Mental health service failings a tragedy 'waiting to happen'
A review done three years ago on the mental health service at Palmerston North Hospital highlights almost identical issues to a recent review and tragedy has been "just waiting to happen", a nurse who previously worked in the ward says.
The Manawatu Standard revealed on Saturday details of an investigation into the MidCentral District Health Board mental health service sparked by what it described as "two apparently self-inflicted deaths" of a similar nature in April and May.
The deaths raised concerns about underlying problems within the service. Several failings, including a passive, complacent culture, a lack of leadership, a lack of clarity in processes, a confusing service structure and inadequate facilities were uncovered in Ward 21 in a draft of the external review obtained by the Standard.
Julie Hopcroft, who worked in 2011 and 2012 as a nurse in the STAR1 ward, which is the mental health ward for people 65 and over, said the service lacked leadership and was a "crass environment" to work in where patients' care was compromised.
"It comes up again and again in these reviews on lack of leadership," Hopcroft said.
"This has been basically waiting to happen . . . you can see the tragic outcome."
Hopcroft, who resigned from MidCentral in December 2012 and no longer works as a nurse, said she had concerns over a particular patient's care and made a complaint to the DHB at the time.
She said she was stopped from actively being a good advocate for the patient and felt the issue was still unresolved.
The August 2011 review report, obtained by the Manawatu Standard, said senior medical staffing was "probably insufficient" to meet the service requirements of the DHB population.
"Currently they are struggling to meet current clinical demands and the service lacks appropriate clinical and systems leadership," the report said.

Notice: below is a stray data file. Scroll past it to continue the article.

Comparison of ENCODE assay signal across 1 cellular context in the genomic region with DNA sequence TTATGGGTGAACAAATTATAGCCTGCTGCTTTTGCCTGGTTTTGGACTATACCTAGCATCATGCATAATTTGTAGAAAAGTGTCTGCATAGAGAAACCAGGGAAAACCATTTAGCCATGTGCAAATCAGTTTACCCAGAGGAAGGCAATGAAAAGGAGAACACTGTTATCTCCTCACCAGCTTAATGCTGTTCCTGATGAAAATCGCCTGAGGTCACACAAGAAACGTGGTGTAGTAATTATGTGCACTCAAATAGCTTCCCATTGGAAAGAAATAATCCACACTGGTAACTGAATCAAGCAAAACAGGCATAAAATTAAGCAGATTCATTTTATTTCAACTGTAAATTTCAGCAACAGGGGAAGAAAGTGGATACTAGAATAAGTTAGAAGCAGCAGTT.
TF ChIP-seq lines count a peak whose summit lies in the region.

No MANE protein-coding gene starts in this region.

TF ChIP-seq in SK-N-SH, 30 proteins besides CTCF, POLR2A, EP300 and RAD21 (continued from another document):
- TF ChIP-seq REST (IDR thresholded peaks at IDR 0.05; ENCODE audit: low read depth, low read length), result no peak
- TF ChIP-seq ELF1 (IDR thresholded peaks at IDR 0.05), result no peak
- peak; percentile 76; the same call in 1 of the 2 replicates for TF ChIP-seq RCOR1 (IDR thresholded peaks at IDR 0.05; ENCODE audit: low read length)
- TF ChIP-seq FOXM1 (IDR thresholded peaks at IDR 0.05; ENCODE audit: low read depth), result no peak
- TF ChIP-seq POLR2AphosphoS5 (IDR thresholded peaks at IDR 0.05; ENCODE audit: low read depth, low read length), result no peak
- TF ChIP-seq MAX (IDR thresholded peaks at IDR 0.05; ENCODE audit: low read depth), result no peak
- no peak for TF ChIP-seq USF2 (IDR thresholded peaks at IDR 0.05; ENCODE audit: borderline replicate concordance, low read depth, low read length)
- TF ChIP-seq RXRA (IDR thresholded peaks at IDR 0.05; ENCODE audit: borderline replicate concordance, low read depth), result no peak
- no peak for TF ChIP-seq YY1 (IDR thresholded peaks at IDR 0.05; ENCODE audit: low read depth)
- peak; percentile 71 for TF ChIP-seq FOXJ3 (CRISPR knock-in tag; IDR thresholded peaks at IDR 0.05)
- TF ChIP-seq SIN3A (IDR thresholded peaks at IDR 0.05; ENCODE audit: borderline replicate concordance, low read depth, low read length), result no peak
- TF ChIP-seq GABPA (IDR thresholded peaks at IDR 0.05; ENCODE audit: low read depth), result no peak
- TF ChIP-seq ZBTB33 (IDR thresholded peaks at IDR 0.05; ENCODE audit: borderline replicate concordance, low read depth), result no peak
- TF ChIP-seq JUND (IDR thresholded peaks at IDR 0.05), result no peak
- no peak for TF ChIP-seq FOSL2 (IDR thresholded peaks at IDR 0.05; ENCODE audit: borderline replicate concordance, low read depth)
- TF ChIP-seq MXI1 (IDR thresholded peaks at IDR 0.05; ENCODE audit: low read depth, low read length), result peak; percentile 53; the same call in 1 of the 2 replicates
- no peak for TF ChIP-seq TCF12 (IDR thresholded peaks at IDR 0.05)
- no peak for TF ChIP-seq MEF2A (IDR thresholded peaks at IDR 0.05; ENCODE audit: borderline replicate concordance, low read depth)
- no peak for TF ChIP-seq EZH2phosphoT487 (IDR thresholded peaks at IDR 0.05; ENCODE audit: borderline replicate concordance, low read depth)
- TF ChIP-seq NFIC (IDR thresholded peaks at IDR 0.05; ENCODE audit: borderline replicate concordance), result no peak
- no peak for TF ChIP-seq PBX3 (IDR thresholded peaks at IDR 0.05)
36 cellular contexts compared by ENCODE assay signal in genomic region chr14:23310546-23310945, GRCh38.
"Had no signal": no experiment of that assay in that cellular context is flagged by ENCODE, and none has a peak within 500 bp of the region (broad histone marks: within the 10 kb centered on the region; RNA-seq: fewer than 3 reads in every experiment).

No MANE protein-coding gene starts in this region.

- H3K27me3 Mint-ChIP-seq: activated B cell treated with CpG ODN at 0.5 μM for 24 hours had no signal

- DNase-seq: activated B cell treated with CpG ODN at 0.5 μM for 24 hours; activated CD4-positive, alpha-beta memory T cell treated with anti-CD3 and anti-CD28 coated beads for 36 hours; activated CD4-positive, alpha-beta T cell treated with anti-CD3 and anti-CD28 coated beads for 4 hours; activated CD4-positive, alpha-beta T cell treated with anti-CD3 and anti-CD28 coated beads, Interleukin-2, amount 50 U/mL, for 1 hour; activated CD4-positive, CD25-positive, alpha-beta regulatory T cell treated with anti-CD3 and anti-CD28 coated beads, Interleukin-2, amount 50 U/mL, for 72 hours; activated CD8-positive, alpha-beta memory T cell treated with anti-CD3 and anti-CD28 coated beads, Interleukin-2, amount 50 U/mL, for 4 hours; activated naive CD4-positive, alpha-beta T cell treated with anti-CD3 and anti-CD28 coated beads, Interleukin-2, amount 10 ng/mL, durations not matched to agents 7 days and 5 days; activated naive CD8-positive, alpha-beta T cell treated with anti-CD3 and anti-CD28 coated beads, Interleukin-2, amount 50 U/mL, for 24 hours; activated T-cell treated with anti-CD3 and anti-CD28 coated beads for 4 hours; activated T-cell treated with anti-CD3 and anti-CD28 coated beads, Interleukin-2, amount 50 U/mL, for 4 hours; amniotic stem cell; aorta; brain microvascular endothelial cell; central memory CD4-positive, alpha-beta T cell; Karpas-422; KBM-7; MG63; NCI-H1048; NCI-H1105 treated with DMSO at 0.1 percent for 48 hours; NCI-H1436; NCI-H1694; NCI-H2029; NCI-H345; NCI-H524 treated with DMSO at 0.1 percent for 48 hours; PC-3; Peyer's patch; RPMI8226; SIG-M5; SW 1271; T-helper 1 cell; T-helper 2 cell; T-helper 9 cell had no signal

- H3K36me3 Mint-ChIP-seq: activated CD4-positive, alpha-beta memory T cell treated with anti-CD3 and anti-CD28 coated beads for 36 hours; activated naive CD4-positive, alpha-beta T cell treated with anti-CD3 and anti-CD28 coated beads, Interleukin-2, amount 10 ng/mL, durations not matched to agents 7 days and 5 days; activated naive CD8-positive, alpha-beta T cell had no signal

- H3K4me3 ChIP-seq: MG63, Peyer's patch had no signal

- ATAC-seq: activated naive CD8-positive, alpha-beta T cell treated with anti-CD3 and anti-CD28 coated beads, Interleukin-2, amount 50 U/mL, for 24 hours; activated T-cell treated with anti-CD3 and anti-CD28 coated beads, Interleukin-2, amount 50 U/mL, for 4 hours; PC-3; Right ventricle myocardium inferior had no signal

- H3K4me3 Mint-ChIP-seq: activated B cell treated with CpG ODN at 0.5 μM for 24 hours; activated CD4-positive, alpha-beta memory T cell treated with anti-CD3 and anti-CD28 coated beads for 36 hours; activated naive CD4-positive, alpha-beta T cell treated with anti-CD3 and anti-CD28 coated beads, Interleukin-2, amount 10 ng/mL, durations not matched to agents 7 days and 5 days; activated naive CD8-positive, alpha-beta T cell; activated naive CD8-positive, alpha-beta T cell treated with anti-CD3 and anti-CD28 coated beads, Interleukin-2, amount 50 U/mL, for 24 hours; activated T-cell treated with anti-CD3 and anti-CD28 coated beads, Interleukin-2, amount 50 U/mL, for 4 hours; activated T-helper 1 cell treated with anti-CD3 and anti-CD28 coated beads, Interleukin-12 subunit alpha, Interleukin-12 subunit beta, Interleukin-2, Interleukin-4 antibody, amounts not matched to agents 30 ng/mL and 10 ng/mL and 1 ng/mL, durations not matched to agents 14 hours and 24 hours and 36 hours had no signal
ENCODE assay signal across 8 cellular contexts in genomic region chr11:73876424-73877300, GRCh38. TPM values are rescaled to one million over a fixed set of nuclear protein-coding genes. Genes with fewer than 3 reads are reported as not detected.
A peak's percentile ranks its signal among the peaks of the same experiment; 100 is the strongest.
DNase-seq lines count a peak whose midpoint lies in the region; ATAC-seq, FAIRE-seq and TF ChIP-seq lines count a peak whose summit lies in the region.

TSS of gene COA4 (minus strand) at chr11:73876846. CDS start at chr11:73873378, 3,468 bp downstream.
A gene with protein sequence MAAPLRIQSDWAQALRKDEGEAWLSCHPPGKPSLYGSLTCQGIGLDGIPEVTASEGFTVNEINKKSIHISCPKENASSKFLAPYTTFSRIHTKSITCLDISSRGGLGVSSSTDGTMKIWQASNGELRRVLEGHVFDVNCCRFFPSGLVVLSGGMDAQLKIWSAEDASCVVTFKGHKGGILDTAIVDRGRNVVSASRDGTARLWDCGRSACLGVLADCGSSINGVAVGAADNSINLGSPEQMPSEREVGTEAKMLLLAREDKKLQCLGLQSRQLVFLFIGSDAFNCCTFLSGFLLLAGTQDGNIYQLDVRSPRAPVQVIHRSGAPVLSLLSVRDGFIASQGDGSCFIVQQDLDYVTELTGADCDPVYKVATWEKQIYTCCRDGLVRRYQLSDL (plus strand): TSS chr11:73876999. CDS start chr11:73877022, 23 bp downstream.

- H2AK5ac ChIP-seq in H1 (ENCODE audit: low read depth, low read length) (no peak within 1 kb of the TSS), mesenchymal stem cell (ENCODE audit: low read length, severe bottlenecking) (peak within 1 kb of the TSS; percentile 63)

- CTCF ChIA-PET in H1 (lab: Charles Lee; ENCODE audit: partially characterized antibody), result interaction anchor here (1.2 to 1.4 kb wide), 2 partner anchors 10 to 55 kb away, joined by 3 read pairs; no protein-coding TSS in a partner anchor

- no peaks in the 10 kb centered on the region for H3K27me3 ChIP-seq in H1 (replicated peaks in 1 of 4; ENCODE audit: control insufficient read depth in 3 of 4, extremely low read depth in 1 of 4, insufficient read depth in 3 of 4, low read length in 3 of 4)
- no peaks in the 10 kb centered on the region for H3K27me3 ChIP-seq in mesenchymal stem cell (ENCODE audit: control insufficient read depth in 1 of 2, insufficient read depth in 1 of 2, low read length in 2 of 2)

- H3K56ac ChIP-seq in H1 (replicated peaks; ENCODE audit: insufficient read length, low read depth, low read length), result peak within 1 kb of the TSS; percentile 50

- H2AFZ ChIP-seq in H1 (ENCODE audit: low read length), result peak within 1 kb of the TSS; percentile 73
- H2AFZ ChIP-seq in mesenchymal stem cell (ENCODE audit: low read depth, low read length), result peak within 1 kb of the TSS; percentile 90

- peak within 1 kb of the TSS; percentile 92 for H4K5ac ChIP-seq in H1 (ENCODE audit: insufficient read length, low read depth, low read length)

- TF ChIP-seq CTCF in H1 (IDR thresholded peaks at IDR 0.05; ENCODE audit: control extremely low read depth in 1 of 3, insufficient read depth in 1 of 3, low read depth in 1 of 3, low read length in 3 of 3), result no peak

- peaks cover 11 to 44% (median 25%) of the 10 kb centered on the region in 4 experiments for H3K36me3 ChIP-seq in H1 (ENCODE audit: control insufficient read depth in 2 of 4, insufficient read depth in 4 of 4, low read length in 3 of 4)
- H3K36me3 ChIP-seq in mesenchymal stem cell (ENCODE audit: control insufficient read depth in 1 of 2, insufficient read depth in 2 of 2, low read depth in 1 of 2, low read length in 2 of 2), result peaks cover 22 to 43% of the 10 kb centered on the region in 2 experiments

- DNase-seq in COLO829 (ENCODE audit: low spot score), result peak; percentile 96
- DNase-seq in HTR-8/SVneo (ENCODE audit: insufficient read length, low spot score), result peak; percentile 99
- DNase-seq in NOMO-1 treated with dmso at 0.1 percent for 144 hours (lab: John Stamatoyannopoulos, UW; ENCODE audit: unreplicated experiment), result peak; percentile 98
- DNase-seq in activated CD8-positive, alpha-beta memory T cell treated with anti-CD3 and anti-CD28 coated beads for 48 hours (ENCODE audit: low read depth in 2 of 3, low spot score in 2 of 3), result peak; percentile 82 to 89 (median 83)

It was recommended the clinical director of mental health "urgently address the current lack of systemic leadership". The report also noted nursing staff levels were too low for the work demands and an inadequate senior nursing allocation.
MidCentral DHB specialist community and regional services operations director Nicholas Glubb said the review findings and recommendations were carefully considered and key actions agreed at the time.
A more robust clinical leadership was established with the clinical director of mental health taking responsibility for the psychogeriatric service and leading recruitment of a psychogeriatrician, Glubb said.
"A psychogeriatrician was recruited, who resigned in late 2013. Since April 2014 a consultant psychiatrist has provided consistent clinical leadership within the unit, and for the delivery of patient care."
Glubb said staff in the psychogeriatric service had at times expressed concerns regarding the service's capability, particularly to support patients with complex needs.
"Where this has arisen it has been addressed with staff by the clinical leadership of the service on a case-by-case basis. This has taken the form of a supportive approach to staff, including meetings with staff, revision of care plans . . . and the development of strategies to meet the needs of complex patients."
He said the DHB was not aware of any outstanding or unresolved concerns.